Grant Your Instagrams Freedom with I Am CC

Grant Your Instagrams Freedom with I Am CCAccording to the I Am CC manifesto, Instagram gets about five million new photos every day. It has become a breeding ground for great creativity, a growing community of photographers, and those who like sharing their daily lives. All in all, it’s a visual representation of the versatility and broad spectrum of humanity. I Am CC is a website that hopes to generate more interest in the Creative Commons movement. Its belief is that creativity is most likely to happen in a community that welcomes shared inspiration.

It’s not the first time that I’ve proclaimed Instagram to be a great catalyst for creativity, and the Creative Commons concept expands the effect of that catalyst when married to the Instagram experience. As it has with other artistic endeavors on the Web, Creative Commons invites the most creative behavior of all: sharing experiences.

Every photo you take through Instagram is yours by default, and once your photos are uploaded, they’re kind of stuck there. If you want to license your photos so that anyone on the Web can use them, I Am CC is a website allows you to assign a range of different Creative Commons licenses to your Instagram photos. Flickr has had this option for quite a while. It’s even possible to license one’s photos through Getty Images.

Creative Commons describes its mission like so: “Creative Commons is a nonprofit organization that enables the sharing and use of creativity and knowledge through free legal tools.” Here’s the rest of the Creative Commons mission statement. There are several different licenses, which allow sharing, modification, and even commercial use. It’s up to you which combination you would like to apply to your work on Instagram. Once you sign up, the license stays active for three months, at which point you’re asked again. Even if you change your mind, you cannot change the license on any of the previously licensed photos. They’ll remain under a Creative Commons license indefinitely.

It’s your choice entirely, but if you believe that you have some talent for photography, why not let others use your work? It’s free advertising and can even facilitate your brand building. Perhaps it’s somewhat similar to the act of giving away photos for free as practiced by some famous photographers, such as Trey Ratcliff. At the time of writing this, 3175 people are releasing their Instagram photos on I Am CC under a Creative Commons license. It’s not a large number, but a good start. I believe that it would be great if more would support this.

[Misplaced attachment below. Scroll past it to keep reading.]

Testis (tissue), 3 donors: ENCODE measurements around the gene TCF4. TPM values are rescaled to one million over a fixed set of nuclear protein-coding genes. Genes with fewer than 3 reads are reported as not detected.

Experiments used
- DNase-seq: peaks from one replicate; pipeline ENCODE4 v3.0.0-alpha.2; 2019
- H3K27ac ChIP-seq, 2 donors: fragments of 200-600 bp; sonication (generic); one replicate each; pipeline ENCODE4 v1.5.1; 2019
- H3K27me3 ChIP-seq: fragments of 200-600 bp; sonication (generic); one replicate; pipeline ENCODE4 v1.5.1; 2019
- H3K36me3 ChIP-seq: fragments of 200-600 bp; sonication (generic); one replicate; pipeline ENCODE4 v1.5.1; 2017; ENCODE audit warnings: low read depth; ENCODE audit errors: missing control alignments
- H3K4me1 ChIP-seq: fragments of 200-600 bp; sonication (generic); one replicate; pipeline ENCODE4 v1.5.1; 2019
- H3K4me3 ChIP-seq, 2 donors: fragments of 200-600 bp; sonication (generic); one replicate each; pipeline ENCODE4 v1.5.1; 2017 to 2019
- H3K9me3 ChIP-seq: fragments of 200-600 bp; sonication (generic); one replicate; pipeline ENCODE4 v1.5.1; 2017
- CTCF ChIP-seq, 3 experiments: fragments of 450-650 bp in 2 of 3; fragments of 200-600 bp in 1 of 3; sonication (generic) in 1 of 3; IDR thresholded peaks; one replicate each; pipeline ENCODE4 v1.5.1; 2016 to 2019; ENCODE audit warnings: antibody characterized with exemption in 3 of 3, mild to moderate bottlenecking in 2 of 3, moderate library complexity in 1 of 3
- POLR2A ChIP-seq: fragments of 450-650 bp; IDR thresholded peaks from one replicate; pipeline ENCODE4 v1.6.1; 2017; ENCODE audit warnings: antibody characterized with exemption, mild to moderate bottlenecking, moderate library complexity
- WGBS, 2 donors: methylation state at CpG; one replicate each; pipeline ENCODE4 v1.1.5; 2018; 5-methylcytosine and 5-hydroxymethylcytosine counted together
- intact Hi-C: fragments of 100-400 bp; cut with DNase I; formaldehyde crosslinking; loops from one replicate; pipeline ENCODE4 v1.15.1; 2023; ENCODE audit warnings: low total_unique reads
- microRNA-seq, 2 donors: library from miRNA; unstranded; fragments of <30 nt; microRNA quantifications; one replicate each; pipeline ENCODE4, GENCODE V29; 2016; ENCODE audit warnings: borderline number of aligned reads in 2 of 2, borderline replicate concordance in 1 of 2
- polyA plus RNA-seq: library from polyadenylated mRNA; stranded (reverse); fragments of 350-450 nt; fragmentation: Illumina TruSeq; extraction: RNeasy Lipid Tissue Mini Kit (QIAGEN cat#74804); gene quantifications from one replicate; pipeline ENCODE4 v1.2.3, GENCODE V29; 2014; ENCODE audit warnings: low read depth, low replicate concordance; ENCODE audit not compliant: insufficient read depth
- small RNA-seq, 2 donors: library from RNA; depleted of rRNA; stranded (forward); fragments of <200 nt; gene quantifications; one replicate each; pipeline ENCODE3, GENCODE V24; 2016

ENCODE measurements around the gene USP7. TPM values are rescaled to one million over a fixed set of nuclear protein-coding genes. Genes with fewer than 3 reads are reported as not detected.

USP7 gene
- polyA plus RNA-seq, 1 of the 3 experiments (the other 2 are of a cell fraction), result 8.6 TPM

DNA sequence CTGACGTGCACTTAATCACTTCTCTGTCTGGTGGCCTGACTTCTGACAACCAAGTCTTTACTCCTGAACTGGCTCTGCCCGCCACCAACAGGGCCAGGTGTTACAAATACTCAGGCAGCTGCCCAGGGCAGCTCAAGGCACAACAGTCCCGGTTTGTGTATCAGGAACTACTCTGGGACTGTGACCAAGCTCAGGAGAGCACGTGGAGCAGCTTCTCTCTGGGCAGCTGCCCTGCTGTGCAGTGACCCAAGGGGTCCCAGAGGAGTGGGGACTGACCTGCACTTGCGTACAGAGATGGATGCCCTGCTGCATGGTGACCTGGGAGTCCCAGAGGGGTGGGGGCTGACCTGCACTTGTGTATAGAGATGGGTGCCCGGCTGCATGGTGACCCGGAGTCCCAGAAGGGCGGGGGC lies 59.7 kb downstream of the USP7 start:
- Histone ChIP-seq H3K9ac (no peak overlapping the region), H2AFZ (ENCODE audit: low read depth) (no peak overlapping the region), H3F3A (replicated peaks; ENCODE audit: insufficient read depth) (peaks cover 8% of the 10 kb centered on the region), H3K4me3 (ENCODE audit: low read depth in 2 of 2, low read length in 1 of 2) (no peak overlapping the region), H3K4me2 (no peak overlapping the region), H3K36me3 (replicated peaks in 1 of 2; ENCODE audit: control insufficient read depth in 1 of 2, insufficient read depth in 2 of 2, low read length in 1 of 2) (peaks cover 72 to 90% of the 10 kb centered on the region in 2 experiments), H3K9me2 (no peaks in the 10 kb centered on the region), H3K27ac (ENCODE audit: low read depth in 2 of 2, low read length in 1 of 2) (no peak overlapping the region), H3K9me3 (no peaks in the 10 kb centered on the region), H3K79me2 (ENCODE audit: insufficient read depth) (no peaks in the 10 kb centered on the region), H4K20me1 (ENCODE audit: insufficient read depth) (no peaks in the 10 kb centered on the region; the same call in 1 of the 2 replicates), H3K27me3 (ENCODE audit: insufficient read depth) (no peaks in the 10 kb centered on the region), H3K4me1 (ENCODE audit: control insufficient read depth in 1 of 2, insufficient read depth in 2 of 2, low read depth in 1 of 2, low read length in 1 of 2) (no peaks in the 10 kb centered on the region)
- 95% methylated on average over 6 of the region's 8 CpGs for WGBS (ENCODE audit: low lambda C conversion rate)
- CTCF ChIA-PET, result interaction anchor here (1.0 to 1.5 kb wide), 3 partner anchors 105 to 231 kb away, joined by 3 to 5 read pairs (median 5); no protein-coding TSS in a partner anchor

Interested? Sign up for I Am CC and liberate your Instagram contributions to the world!

Does this sound like something you’d do without hesitation, or do you have reservations? Please share your reasons for or against the use of your Instagram photos in the Creative Commons library by commenting below!

Image: Instagram logo

Article Written by

He's a writer and photographer living in Sweden. Technology, philosophy, and films are some of his other interests. In 2008, Maximilian completed a BA in creative writing in London. So, being a writer has been important to him for a long time -- although he prefers to be called a "storyteller."

  • David Spector

    While I understand creative commons as a photographer I work very hard at my craft and I do not give pictures away except on some rare occasions. I have a Instagram account but I never use it.

  • Matthew Cheung

    I feel that Creative Commons is not that big of an issue with Instagram only becaise most people that I know that use it for fun such as taking pictures of themselves, their meals, or events during the day.